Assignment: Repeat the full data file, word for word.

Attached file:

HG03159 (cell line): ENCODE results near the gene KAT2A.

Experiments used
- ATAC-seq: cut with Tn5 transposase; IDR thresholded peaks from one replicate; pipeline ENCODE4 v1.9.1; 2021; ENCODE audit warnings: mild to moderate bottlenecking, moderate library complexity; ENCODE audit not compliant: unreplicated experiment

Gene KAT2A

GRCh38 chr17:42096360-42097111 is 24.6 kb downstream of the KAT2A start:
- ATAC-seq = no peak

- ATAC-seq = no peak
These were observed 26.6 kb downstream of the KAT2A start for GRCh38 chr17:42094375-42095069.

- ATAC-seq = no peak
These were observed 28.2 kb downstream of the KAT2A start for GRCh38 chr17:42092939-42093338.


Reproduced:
HG03159 (cell line): ENCODE results near the gene KAT2A.

Experiments used
- ATAC-seq: cut with Tn5 transposase; IDR thresholded peaks from one replicate; pipeline ENCODE4 v1.9.1; 2021; ENCODE audit warnings: mild to moderate bottlenecking, moderate library complexity; ENCODE audit not compliant: unreplicated experiment

Gene KAT2A

GRCh38 chr17:42096360-42097111 is 24.6 kb downstream of the KAT2A start:
- ATAC-seq = no peak

- ATAC-seq = no peak
These were observed 26.6 kb downstream of the KAT2A start for GRCh38 chr17:42094375-42095069.

- ATAC-seq = no peak
These were observed 28.2 kb downstream of the KAT2A start for GRCh38 chr17:42092939-42093338.